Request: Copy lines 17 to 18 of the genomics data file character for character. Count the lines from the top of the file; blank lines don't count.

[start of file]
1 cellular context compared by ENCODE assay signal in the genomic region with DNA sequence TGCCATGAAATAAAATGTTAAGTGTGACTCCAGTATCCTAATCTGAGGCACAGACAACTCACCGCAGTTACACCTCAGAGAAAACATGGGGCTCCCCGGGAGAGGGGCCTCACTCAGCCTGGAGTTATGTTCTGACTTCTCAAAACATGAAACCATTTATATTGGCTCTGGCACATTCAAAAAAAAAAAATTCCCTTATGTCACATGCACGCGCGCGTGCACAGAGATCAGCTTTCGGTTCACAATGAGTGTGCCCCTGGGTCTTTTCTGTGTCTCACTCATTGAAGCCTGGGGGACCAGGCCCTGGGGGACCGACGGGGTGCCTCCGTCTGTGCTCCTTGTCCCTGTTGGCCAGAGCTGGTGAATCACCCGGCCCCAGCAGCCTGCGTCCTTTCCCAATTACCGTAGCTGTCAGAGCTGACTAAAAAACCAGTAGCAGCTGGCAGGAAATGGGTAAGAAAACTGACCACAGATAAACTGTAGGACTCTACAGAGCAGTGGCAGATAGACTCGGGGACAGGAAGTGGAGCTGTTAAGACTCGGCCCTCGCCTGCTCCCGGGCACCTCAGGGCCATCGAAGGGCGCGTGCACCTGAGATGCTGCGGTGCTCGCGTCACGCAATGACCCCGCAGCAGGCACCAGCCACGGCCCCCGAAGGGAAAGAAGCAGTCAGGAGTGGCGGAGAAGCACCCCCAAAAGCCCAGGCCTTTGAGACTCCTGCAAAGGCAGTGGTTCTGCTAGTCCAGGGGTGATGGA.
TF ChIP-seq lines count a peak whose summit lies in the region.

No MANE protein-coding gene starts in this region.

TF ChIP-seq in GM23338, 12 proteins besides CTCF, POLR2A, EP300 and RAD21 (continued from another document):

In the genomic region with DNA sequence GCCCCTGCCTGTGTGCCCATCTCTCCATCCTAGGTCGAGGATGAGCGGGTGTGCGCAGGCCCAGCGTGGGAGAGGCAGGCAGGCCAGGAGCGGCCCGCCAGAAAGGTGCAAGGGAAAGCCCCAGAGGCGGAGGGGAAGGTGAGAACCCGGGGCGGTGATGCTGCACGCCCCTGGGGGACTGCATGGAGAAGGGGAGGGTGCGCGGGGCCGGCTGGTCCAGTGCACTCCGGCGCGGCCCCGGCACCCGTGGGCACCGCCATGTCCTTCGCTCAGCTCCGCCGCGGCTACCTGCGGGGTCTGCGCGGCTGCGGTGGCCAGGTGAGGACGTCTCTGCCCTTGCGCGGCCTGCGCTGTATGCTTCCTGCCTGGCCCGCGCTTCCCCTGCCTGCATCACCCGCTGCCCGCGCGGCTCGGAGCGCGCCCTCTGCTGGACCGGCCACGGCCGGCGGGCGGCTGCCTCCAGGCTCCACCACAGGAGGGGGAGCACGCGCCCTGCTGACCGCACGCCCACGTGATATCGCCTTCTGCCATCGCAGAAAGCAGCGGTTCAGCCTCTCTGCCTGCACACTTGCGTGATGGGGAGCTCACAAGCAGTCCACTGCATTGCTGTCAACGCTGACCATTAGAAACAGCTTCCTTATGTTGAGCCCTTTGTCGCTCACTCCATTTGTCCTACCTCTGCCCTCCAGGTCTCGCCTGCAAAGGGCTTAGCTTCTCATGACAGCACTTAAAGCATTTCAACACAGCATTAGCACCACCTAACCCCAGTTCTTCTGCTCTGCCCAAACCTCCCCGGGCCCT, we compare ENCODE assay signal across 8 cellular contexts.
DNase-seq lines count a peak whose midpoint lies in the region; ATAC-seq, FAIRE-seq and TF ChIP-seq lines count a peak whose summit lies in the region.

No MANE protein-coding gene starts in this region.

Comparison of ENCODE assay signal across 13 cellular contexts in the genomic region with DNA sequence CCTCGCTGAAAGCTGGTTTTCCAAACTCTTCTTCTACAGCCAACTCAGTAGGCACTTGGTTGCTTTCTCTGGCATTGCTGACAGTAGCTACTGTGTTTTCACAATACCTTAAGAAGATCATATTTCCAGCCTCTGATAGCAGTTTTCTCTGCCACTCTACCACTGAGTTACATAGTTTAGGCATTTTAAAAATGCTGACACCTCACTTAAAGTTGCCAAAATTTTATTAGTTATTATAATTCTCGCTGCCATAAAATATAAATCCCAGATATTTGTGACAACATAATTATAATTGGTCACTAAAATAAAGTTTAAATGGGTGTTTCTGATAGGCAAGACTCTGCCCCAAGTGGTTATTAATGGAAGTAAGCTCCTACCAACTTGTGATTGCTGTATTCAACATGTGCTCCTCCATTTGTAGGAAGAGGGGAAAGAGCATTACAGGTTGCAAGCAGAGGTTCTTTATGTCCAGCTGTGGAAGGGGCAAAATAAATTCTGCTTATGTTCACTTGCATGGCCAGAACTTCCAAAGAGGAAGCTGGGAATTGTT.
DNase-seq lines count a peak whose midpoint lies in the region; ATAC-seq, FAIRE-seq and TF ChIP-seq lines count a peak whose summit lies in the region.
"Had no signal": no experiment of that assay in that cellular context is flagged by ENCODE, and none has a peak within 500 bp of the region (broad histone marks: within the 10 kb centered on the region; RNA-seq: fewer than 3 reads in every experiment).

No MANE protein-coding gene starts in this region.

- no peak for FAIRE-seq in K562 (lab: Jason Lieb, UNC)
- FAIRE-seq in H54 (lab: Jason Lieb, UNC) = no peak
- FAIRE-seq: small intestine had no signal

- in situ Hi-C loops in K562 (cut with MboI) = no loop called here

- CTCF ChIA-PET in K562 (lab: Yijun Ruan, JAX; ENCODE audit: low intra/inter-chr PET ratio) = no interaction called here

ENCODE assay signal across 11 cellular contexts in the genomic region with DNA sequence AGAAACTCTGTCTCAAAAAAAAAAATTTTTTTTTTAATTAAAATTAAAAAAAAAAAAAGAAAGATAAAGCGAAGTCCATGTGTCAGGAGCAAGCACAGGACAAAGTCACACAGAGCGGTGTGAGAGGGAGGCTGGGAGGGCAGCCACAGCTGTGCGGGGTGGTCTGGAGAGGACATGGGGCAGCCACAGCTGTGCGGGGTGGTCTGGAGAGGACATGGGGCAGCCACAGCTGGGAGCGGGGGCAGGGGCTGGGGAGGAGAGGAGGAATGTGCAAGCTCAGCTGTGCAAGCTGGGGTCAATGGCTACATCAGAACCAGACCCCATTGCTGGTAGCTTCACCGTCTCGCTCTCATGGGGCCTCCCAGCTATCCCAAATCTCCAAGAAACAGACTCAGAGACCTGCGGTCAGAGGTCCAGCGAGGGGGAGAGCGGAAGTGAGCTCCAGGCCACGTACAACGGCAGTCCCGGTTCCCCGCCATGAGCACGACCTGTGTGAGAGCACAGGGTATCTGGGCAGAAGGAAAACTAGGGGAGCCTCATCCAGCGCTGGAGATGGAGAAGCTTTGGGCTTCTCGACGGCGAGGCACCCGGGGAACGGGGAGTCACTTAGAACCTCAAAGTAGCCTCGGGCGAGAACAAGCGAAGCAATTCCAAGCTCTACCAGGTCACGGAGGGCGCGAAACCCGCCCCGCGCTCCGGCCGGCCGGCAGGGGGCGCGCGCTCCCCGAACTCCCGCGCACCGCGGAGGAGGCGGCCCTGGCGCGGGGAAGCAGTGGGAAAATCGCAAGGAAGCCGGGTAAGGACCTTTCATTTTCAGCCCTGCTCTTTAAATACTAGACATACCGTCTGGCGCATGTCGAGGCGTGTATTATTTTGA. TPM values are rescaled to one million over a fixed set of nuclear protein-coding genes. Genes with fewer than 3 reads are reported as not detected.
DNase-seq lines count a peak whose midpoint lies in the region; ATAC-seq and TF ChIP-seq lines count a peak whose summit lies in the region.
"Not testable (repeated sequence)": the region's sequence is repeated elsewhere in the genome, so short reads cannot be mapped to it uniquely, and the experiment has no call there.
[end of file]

ENCODE assay signal across 11 cellular contexts in the genomic region with DNA sequence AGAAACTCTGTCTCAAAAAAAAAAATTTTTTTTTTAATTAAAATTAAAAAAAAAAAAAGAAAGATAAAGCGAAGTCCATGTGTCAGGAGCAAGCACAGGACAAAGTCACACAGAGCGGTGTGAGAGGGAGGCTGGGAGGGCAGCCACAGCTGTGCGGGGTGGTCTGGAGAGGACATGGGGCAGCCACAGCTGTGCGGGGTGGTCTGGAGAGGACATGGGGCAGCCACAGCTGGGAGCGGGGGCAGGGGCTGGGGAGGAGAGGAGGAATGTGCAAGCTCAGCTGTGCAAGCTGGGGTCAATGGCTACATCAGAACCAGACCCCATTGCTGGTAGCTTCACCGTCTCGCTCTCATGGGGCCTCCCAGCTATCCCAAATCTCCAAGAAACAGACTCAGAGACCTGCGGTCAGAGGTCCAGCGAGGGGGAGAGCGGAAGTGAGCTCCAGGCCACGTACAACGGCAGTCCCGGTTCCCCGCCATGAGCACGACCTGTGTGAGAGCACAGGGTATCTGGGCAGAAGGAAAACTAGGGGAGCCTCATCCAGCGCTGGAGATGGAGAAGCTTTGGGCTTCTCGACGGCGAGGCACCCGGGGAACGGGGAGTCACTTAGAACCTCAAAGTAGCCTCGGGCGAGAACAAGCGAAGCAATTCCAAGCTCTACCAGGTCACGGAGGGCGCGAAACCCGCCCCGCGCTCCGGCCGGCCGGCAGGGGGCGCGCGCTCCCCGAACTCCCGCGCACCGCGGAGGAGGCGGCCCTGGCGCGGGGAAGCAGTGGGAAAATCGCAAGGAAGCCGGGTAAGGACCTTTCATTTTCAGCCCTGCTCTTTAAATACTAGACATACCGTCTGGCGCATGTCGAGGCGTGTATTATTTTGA. TPM values are rescaled to one million over a fixed set of nuclear protein-coding genes. Genes with fewer than 3 reads are reported as not detected.
DNase-seq lines count a peak whose midpoint lies in the region; ATAC-seq and TF ChIP-seq lines count a peak whose summit lies in the region.